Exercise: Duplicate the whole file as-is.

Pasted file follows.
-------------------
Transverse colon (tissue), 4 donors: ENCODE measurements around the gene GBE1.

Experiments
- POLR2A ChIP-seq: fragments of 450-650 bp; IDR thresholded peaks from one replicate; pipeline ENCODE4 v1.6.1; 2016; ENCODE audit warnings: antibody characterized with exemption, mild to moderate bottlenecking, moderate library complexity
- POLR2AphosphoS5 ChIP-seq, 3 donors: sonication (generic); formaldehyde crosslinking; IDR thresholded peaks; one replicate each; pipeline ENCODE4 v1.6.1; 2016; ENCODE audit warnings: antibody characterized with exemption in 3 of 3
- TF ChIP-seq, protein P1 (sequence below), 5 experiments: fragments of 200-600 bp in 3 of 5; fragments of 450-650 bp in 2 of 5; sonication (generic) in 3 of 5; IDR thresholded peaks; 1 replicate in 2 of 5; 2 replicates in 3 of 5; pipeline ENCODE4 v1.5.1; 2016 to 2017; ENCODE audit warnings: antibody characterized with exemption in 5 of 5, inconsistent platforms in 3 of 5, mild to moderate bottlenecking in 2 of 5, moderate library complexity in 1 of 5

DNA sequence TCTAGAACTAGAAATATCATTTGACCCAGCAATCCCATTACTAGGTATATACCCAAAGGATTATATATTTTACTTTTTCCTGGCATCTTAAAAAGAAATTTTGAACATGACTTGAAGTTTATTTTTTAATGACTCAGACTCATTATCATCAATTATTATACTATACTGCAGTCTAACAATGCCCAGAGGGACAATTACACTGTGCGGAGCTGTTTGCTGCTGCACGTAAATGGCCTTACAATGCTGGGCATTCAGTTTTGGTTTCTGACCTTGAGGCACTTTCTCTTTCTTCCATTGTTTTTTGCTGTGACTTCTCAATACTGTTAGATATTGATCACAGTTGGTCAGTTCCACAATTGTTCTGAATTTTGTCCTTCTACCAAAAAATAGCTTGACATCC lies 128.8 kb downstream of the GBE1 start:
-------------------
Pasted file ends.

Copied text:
Transverse colon (tissue), 4 donors: ENCODE measurements around the gene GBE1.

Experiments
- POLR2A ChIP-seq: fragments of 450-650 bp; IDR thresholded peaks from one replicate; pipeline ENCODE4 v1.6.1; 2016; ENCODE audit warnings: antibody characterized with exemption, mild to moderate bottlenecking, moderate library complexity
- POLR2AphosphoS5 ChIP-seq, 3 donors: sonication (generic); formaldehyde crosslinking; IDR thresholded peaks; one replicate each; pipeline ENCODE4 v1.6.1; 2016; ENCODE audit warnings: antibody characterized with exemption in 3 of 3
- TF ChIP-seq, protein P1 (sequence below), 5 experiments: fragments of 200-600 bp in 3 of 5; fragments of 450-650 bp in 2 of 5; sonication (generic) in 3 of 5; IDR thresholded peaks; 1 replicate in 2 of 5; 2 replicates in 3 of 5; pipeline ENCODE4 v1.5.1; 2016 to 2017; ENCODE audit warnings: antibody characterized with exemption in 5 of 5, inconsistent platforms in 3 of 5, mild to moderate bottlenecking in 2 of 5, moderate library complexity in 1 of 5

DNA sequence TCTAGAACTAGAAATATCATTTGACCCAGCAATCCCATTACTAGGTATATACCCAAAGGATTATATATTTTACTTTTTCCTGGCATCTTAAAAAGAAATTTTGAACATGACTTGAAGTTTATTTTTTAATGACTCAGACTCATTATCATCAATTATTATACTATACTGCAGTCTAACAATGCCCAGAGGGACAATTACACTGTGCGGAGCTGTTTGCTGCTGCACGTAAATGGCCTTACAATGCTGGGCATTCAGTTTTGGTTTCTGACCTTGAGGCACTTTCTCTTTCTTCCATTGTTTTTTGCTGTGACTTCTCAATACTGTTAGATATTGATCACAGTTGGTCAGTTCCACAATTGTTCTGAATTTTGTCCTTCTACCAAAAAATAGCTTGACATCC lies 128.8 kb downstream of the GBE1 start: